Social movements and human rights panel.

Submit a paper for the next ECPR conference in Innsbruck, 26-28 August 2020

European Consortium for Political Research (ECPR) General Conference, Innsbruck (Austria), 26-28 August 2020

Section Title:Current research and challenges on political participation and mobilization

Panel Title: Social Movements and Human Rights: Mapping New Engagements

Chair: Michele Grigolo (Senior Lecturer, Nottingham Trent University, UK)

Abstract: Human rights are being increasingly questioned and undermined. The centrality of states as well as national identities and interests are being re-asserted in the current politics of ‘souverainism,’ at the expense of core human rights values of universality and equality. The same politics is threatening efforts at a more global scale to reverse climate change. The consequences of the financial crisis of 2008, coupled in some countries with the intensification of austerity policies, has had a considerably negative impact on people’s economic and social rights, at the periphery and centre of capitalism. Eventually, with the development of more intrusive digital technologies, and their role in surveillance capitalism, new concerns about the respect, protection and fulfilment of a variety of human rights have emerged, from the right to private life to the right to health.

The panel aims to map and explore how social movements are engaging human rights under these new conditions. If there is a concrete risk that human rights lose relevance, then their flexible discourse and articulation of justice could offer an arena of resistance and transformation. A new generation of activists has joined and shaped movements which are claiming human rights, e.g. Friday for Future, the Italian ‘Sardine,’ or unions and collectives that are struggling for better working conditions against precarity. As social movements re-emphasise the place of human rights in a variety of policy arenas, human rights gain new visibility and relevance.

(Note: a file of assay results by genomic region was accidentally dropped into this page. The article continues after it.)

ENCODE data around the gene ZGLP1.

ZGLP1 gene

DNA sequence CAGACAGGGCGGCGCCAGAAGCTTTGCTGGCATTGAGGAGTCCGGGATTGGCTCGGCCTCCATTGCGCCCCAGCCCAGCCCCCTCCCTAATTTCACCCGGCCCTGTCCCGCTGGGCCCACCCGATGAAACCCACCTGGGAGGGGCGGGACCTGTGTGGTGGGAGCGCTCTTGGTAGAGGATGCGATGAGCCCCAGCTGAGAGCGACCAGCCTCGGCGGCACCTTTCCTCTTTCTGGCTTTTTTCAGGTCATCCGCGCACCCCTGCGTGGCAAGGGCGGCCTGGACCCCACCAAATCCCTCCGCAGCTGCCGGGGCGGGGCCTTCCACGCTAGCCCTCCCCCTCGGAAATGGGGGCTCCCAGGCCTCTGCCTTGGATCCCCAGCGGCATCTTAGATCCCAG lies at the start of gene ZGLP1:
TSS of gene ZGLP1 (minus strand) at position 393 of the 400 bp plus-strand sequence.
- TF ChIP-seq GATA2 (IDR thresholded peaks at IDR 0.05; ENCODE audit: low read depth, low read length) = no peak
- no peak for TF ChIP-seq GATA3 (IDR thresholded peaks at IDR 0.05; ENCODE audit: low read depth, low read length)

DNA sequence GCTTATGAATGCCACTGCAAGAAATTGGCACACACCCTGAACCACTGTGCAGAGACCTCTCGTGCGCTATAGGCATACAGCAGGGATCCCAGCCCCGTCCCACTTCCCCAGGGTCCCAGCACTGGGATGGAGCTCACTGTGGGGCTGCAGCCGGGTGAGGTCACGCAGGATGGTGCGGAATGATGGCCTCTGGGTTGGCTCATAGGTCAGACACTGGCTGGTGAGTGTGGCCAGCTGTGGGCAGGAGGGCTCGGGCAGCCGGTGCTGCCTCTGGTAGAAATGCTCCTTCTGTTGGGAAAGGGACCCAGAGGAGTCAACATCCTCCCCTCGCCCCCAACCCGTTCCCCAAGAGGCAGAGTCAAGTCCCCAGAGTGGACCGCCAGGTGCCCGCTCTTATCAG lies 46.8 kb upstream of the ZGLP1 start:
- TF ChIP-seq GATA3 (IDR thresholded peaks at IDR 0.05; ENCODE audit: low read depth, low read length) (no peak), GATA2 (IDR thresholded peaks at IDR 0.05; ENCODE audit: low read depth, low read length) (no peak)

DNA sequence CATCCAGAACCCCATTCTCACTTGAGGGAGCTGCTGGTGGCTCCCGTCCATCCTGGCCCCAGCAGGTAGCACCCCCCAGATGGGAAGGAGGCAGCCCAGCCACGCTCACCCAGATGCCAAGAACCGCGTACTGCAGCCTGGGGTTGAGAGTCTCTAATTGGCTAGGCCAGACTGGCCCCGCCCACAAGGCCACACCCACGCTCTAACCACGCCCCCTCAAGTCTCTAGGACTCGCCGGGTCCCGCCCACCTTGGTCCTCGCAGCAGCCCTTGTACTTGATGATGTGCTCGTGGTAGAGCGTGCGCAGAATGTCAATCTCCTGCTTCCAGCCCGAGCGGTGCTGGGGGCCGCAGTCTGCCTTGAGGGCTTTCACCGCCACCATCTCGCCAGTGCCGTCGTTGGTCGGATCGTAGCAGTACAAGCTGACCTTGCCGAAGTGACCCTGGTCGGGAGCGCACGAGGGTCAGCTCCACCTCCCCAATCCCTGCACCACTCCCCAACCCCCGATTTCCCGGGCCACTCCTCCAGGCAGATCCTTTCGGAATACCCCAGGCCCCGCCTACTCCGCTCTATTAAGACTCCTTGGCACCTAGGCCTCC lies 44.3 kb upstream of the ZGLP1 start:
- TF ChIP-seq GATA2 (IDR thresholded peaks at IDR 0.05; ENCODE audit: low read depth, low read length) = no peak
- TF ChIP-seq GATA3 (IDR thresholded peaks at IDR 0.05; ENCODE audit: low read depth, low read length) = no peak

We are interested in papers that document how social movements currently speak, act and create human rights; engage theories and methodologies that can help make sense of these engagements; explore whether human rights make a difference towards achieving justice, in the Global North and Global South. We are open to contributions on a variety of topics, including (but not limited to): populism and nationalism, the environment, colonialism, digital technologies, cities and smart cities, and the right to the city. Theoretical and empirical papers are equally welcome.

Please send your proposed paper title, keywords (max. 8) and a 500 word abstract to michele.grigolo[at] by 10 February 2020.

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